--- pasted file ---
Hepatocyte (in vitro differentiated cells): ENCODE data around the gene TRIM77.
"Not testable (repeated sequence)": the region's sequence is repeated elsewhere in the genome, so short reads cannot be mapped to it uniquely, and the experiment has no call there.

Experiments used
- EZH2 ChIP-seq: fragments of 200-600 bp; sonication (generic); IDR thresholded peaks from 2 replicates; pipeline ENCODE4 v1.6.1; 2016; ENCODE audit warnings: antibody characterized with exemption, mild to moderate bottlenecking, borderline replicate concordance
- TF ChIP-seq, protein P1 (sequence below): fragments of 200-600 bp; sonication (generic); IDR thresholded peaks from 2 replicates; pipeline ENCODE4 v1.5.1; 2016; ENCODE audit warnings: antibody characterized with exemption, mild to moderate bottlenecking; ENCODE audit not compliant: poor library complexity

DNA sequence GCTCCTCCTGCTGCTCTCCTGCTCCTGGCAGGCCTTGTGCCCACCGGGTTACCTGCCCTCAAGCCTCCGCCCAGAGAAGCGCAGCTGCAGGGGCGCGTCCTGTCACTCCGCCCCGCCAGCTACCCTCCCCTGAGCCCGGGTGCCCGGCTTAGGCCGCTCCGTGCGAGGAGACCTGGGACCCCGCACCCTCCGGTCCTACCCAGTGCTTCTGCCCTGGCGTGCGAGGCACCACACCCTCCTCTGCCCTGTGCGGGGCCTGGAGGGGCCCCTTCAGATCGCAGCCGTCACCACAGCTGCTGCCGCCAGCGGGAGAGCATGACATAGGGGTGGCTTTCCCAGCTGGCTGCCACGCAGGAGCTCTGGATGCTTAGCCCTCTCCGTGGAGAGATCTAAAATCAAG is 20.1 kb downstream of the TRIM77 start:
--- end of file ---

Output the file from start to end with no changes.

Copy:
Hepatocyte (in vitro differentiated cells): ENCODE data around the gene TRIM77.
"Not testable (repeated sequence)": the region's sequence is repeated elsewhere in the genome, so short reads cannot be mapped to it uniquely, and the experiment has no call there.

Experiments used
- EZH2 ChIP-seq: fragments of 200-600 bp; sonication (generic); IDR thresholded peaks from 2 replicates; pipeline ENCODE4 v1.6.1; 2016; ENCODE audit warnings: antibody characterized with exemption, mild to moderate bottlenecking, borderline replicate concordance
- TF ChIP-seq, protein P1 (sequence below): fragments of 200-600 bp; sonication (generic); IDR thresholded peaks from 2 replicates; pipeline ENCODE4 v1.5.1; 2016; ENCODE audit warnings: antibody characterized with exemption, mild to moderate bottlenecking; ENCODE audit not compliant: poor library complexity

DNA sequence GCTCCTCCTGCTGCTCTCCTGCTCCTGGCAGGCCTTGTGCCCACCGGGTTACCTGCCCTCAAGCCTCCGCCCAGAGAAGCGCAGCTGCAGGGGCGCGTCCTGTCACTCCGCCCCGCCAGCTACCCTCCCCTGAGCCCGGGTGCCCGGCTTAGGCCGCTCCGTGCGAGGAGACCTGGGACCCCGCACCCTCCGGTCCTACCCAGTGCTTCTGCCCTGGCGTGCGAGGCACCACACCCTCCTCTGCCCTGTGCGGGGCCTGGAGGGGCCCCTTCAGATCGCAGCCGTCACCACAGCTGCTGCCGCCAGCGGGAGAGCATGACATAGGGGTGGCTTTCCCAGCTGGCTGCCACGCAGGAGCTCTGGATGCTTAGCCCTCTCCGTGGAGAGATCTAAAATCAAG is 20.1 kb downstream of the TRIM77 start: